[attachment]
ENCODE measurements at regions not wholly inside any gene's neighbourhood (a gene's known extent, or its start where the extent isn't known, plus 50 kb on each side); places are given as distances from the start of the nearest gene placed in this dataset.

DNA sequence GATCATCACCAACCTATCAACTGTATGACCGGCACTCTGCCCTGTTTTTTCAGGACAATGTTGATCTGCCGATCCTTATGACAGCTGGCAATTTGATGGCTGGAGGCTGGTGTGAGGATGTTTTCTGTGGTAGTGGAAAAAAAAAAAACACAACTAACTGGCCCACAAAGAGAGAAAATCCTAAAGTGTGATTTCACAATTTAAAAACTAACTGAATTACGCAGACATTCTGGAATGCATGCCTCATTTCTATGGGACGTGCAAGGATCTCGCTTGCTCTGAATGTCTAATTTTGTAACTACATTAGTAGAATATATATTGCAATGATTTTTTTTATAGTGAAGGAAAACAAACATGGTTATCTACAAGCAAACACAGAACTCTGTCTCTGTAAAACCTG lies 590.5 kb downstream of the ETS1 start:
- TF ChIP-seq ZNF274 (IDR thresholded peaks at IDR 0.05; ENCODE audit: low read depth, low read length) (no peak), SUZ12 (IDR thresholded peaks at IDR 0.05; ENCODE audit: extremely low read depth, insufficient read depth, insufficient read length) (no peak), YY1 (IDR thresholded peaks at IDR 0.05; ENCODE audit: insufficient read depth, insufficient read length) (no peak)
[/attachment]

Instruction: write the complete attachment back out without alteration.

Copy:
ENCODE measurements at regions not wholly inside any gene's neighbourhood (a gene's known extent, or its start where the extent isn't known, plus 50 kb on each side); places are given as distances from the start of the nearest gene placed in this dataset.

DNA sequence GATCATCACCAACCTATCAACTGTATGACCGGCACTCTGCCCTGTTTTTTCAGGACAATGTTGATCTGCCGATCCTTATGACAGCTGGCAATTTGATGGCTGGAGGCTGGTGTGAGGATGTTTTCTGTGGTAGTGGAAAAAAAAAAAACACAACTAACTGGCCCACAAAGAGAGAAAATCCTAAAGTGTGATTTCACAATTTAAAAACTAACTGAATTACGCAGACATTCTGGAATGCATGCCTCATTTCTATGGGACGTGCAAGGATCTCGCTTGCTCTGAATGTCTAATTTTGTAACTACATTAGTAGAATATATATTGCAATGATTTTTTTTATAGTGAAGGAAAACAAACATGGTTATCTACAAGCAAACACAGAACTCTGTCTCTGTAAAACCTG lies 590.5 kb downstream of the ETS1 start:
- TF ChIP-seq ZNF274 (IDR thresholded peaks at IDR 0.05; ENCODE audit: low read depth, low read length) (no peak), SUZ12 (IDR thresholded peaks at IDR 0.05; ENCODE audit: extremely low read depth, insufficient read depth, insufficient read length) (no peak), YY1 (IDR thresholded peaks at IDR 0.05; ENCODE audit: insufficient read depth, insufficient read length) (no peak)